Earlier,¬†Obama¬†made an unscheduled stop at the landmark¬†Shwedagon Pagoda, where he, Secretary of State¬†Hillary Clinton¬†and their entire entourage, secret service agents included, went barefoot up the giant stone staircase.
Minority violence continues
The¬†United States¬†has softened sanctions and removed a ban on most imports from¬†Myanmar¬†in response to reforms already undertaken, but it has set conditions for the full normalisation of relations, including efforts to end ethnic conflict.
In recent months, sectarian violence between majority Buddhists and the Rohingya Muslim minority in the western state of¬†Rakhine¬†has killed at least 167 people.
Many in¬†Myanmar¬†consider the Rohingya Muslims to be illegal immigrants from neighbouring¬†Bangladeshand the government does not recognise them as citizens. A Reuters investigation into the wave of sectarian assaults painted a picture of organised attacks against the Muslim community.
"For too long, the people of this state, including ethnic¬†Rakhine, have faced crushing poverty and persecution. But there's no excuse for violence against innocent people,"¬†Obama¬†told a packed audience for a speech atYangon University.
"The Rohingya ... hold within themselves the same dignity as you do, and I do. National reconciliation will take time, but for the sake of our common humanity, and for the sake of this country's future, it's necessary to stop incitement and to stop violence."
Thein Sein, in a letter to UN Secretary-General Ban Ki-moon last week, promised to tackle the root causes of the problem, and¬†Obama¬†said he welcomed "the government's commitment to address the issues of injustice, and accountability, and humanitarian access and citizenship."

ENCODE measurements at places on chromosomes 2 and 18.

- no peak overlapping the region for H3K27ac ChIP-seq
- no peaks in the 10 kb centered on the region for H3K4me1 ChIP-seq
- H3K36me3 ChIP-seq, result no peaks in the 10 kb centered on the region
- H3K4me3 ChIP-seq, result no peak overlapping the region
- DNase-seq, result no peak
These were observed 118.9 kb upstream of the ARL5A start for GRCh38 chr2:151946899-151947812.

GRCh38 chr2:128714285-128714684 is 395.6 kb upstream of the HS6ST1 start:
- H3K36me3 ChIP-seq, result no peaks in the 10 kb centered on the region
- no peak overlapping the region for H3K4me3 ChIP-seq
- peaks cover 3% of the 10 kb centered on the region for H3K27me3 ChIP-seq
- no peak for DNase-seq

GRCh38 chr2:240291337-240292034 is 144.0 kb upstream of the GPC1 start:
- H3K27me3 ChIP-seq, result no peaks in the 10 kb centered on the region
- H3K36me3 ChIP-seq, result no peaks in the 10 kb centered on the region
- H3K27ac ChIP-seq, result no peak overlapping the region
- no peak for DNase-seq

High profile prisoner release
Some human rights groups objected to the¬†Myanmar¬†visit, saying¬†Obama¬†was rewarding the government of the former pariah state for a job that was incomplete. Speaking in¬†Thailand¬†on the eve of his visit,¬†Obamadenied he was going to offer his "endorsement" or that his trip was premature.
Aides said¬†Obama¬†was determined to lock in the democratic changes under way in¬†Myanmar, but would press for further action, including the freeing of all political prisoners.
Obama¬†announced the resumption of US aid programs in¬†Myanmar¬†during his visit. An administration official said the USAID program would include assistance of $170 million in total for fiscal 2012 and 2013, but this would be dependent on further reforms.
In a move clearly timed to show goodwill, the authorities began to release dozens more political detainees on Monday, including Myint Aye, arguably the most prominent dissident left in its gulag.
Despite human rights concerns, the¬†White House¬†sees¬†Myanmar¬†as a legacy-building success story of Obama's policy of seeking engagement with US enemies. In his Yangon speech, he appealed to¬†North Korea¬†to take a similar path.
"To the leadership of¬†North Korea, I've offered a choice: Let go of your nuclear weapons, and choose the path of peace and progress. If you do, you'll find an extended hand from the¬†United States¬†of¬†America," he said.